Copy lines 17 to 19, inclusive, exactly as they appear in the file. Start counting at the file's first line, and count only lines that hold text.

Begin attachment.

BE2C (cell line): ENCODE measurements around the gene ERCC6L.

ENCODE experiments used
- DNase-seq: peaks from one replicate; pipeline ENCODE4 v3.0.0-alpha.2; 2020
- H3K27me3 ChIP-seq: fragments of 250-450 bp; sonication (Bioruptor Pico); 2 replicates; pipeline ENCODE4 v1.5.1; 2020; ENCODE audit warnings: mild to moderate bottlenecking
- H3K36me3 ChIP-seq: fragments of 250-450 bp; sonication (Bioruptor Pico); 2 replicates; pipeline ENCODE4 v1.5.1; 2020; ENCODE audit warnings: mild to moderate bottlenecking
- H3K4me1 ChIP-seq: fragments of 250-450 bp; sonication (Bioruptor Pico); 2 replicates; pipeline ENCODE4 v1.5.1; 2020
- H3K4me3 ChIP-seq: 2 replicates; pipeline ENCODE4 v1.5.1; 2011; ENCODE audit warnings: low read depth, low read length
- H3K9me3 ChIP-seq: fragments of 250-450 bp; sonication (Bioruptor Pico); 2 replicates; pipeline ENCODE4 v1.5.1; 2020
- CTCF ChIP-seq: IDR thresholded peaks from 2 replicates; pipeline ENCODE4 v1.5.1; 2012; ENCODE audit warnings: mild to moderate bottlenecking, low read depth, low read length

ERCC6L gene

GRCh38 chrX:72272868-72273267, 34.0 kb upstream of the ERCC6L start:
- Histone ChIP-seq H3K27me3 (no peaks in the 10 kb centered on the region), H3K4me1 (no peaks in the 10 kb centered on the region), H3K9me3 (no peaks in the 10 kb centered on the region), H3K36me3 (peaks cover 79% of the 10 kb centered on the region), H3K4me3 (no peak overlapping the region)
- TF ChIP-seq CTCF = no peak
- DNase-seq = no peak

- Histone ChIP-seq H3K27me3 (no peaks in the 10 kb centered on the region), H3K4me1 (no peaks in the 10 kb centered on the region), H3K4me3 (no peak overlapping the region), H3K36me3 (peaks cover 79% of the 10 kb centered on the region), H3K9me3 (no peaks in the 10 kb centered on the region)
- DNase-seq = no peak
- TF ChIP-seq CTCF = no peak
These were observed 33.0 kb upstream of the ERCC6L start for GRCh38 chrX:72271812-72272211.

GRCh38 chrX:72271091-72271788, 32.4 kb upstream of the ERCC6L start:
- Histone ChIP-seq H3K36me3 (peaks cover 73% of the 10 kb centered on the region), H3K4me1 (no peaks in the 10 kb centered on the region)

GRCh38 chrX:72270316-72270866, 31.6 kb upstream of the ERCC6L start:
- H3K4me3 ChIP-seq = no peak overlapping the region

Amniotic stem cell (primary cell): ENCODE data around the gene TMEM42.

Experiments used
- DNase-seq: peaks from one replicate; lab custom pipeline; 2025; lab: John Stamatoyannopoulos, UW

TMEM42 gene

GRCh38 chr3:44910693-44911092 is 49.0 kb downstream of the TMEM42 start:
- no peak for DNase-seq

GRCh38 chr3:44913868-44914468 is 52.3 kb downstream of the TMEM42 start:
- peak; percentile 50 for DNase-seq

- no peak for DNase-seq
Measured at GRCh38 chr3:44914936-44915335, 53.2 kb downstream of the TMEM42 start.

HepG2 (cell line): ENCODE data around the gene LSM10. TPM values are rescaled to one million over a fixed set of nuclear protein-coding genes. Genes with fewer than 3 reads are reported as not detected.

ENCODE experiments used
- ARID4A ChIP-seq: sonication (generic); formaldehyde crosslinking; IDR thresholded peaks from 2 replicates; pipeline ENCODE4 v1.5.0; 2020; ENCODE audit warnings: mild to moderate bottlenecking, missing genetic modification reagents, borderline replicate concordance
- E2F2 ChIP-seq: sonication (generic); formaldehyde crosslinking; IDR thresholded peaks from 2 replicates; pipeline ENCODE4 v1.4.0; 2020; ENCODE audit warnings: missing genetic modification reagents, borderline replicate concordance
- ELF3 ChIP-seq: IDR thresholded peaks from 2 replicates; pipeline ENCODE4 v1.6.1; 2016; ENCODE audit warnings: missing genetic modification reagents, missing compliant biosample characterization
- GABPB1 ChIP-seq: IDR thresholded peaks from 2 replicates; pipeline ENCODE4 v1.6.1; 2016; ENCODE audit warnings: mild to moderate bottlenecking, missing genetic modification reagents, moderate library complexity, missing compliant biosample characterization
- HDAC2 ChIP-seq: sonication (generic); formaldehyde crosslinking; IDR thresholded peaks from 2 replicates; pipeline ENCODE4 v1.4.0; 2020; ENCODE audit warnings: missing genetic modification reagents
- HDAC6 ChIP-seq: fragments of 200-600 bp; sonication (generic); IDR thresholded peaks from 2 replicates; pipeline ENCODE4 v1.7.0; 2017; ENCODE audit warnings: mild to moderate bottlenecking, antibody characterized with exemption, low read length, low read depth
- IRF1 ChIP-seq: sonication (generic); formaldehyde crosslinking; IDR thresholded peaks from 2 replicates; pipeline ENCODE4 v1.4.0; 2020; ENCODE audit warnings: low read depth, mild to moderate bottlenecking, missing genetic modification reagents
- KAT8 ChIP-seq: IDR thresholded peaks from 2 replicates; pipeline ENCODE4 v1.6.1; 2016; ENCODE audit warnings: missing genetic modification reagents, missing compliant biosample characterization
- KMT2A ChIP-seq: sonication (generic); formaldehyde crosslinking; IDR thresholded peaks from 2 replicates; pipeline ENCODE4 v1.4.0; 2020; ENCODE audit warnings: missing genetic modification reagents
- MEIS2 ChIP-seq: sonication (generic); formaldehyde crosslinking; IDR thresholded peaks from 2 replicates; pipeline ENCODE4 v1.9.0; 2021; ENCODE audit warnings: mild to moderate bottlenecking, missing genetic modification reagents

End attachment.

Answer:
- TF ChIP-seq CTCF = no peak
These were observed 33.0 kb upstream of the ERCC6L start for GRCh38 chrX:72271812-72272211.

GRCh38 chrX:72271091-72271788, 32.4 kb upstream of the ERCC6L start: